From "Chandidas", "Sant Tukaram" and "Tulsidas" to "Chaitanya Mahaprabhu" turned out several most excellent and impressive biographies of individuals whose transcendent piety, devotion and impeccable purity of life and thought combined with a deep awareness of the brotherhood of man to inspire them to revolt against the artificial barriers of caste and cemented by tradition. The Goel Cine Corporation's "Narsi Bhagat" is the latest of these biographies and ranks with the best of them.
Depicting the life of the fifteenth century saint and social reformer of Gujarat who, though born a Brahman, consorted with Harijans, preached the equality of man and by the sheer power of his faith in God shattered the strongholds of bigoted orthodoxy, "Narsi Bhagat" is so much in the tone and temper of our administration today that it can almost be said to have inspired the framers of our Constitution. So it did, in a manner of speaking, for Narsi Bhagat's life and message were the ideal and abiding inspiration of Gandhiji.
The imaginative script and straightforward narrative are presented in an atmosphere of pious devotion which is refreshingly free of mawkish sentiment and the naive crudities which so often pass for special effects in our devotional films. Crisp, straightforward direction, natural acting and the plain authentic setting, decor and costumes invest the story and the central character with a simple dignity which is tremendously impressive and dramatic.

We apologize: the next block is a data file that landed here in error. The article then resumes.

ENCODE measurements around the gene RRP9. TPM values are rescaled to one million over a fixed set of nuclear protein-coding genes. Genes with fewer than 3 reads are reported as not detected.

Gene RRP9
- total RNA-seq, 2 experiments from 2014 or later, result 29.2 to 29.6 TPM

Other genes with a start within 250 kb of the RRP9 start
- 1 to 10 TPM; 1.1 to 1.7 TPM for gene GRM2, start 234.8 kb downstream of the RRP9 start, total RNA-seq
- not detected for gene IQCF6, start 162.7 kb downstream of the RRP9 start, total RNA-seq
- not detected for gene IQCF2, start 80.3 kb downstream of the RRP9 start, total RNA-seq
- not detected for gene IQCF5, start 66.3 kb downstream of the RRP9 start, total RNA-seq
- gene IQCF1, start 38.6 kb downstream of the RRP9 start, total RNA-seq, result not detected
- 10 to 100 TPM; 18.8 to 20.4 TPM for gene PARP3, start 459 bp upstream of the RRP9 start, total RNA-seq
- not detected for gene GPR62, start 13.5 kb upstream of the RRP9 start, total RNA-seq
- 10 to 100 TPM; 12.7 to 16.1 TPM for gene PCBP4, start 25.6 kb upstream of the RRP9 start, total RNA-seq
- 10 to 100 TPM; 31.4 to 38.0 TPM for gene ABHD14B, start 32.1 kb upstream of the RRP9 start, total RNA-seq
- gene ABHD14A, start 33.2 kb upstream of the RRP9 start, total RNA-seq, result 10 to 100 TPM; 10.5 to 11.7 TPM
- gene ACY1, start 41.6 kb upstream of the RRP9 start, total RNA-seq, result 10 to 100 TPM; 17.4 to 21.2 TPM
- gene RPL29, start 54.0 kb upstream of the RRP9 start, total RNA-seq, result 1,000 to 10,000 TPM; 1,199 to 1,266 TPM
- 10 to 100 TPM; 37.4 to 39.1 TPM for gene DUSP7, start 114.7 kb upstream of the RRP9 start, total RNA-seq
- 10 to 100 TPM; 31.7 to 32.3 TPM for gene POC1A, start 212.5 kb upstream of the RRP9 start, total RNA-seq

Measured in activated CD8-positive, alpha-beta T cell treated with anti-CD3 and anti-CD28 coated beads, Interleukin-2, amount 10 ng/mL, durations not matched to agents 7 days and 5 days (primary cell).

Shahu Modak as the humble devotee whose faith was of the order which moves mountains by perfidy, hate and physical violence, gives, despite his somewhat portly figure, a fine and thoroughly fascinating portrayal of the ineffably good man whose devotion was so great that even the Gods were constrained by his prayers.
Nirupa Roy puts over another of her delightfully human characterizations as his wife whose trust in him survived her failure sometimes to understand him. She looks ravishingly beautiful too. Radhakishan as the stiff-necked and unscrupulous leader of the Brahmans who views the humble reformer as the arch enemy of his tribe and schemes constantly to destroy him until he is finally confounded and converted by an act gives a masterly performance which sparkles with consummate histrionic artistry. The support is excellent and the production values from the splendid photography to the costumes impeccable.
Nepal's superb lyrics and Ravi's very lovely and appropriate music further embellish the picture.
This article was published in Filmfare magazine’s 29 March, 1957 edition as a part of 'Filmfare Reviews' of the film "Narsi Bhagat" (1957).